“As the law of confession was no doubt enacted and established by our Lord Himself, it is our duty to ascertain, on whom, at what age, and at what period of the year, it becomes obligatory. According to the canon of the Council of Lateran, which begins: Omnis utriusque sexus, no person is bound by the law of Confession until he has arrived at the use of reason — a time determinable by no fixed number of years. It may, however, be laid down as a general principle, that children are bound to go to confession as soon as they are able to discern good from evil, and are capable of malice; for, when a person has arrived at an age when he must begin to attend to the work of his salvation, he is bound to confess his sins to a priest, since there is no other salvation for one whose conscience is burdened with sin.”
“With regard to the age at which children should be given the holy mysteries, this the parents and confessor can best determine. To them it belongs to inquire and to ascertain from the children themselves whether they have some knowledge of this admirable Sacrament and whether they desire to receive it.”
The same essential doctrine I found in the Catechism of the Catholic Church:
“1457. According to the Church’s command, ‘after having attained the age of discretion, each of the faithful is bound by an obligation faithfully to confess serious sins at least once a year.’ Anyone who is aware of having committed a mortal sin must not receive Holy Communion, even if he experiences deep contrition, without having first received sacramental absolution, unless he has a grave reason for receiving Communion and there is no possibility of going to confession. Children must go to the sacrament of Penance before receiving Holy Communion for the first time.”
The person of the confessor requires some clarification. The law in 1910 would presume that this confessor admitting the child to Communion would usually be the pastor who knows the family. Once more from the Roman Catechism:
“We now come to treat of the minister of this Sacrament. That the minister of the Sacrament of Penance must be a priest possessing ordinary or delegated jurisdiction the laws of the Church sufficiently declare. Whoever discharges this sacred function must be invested not only with the power of orders, but also with that of jurisdiction. Of this ministry we have an illustrious proof in these words of our Lord, recorded by St. John: Whose sins you shall forgive, they are forgiven them; and whose sins you shall retain, they are retained, words addressed not to all, but to the Apostles only, to whom, in this function of the ministry, priests succeed.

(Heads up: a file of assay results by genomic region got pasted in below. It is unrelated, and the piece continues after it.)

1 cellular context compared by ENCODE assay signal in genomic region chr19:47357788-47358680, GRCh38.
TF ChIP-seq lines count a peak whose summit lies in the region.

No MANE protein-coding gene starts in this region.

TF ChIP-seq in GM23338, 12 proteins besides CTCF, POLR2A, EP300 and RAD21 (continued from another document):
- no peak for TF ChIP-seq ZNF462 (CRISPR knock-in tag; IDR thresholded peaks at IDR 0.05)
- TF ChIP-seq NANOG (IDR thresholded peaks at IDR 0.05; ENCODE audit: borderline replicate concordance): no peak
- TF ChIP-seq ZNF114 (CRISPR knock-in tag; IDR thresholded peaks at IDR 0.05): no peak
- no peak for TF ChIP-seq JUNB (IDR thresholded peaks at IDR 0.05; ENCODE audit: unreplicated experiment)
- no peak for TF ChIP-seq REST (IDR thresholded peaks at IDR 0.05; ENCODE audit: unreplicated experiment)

“This is also most fitting, for as all the grace imparted by this Sacrament is communicated from Christ the Head to His members, they who alone have power to consecrate His true body should alone have power to administer this Sacrament to His mystical body, the faithful, particularly as these are qualified and disposed by means of the Sacrament of Penance to receive the Holy Eucharist.
“The scrupulous care which in the primitive ages of the Church guarded the right of the ordinary priest is easily seen from the ancient decrees of the Fathers, which provided that no Bishop or priest, except in case of great necessity, presume to exercise any function in the parish of another without the authority of him who governed there. This law derives its sanction from the Apostle when he commanded Titus to ordain priests in every city, to administer to the faithful the heavenly food of doctrine and of the Sacraments.”
This is no longer a strict law, and it is common to invite another priest to help in administrating first reconciliation. He would therefore not be the person deciding to admit the child to Communion.
Given the relatively easy conditions to fulfill, it is probably quite rare for a child not to receive absolution because he or she confesses no sin. Confession of at least one venial sin is necessary for the sacrament to be validly given, and so our reader is correct in abstaining from absolution as he cannot give a sacrament he knows to be invalid.
Insofar as possible, parents and catechists should help avoid such situations. It must be ascertained that the child effectively can distinguish right from wrong. Asking them for examples of things they consider to be wrong could help them undertake a simple examination of their own behavior before going to first reconciliation. It would be a rare little angel who could not at least confess to disobeying his or her parents and teachers, and this is sufficient for absolution.
It is also quite possible that mutism in the confessional might be provoked by nerves or fear rather than lack of knowledge and preparation. Instructors should strive to allay this by presenting confession as seeking pardon from someone we love and who also loves us very deeply. We can only ask forgiveness if love is present.
Confessors should also do their best to set the children at ease and help them to confess as far as possible.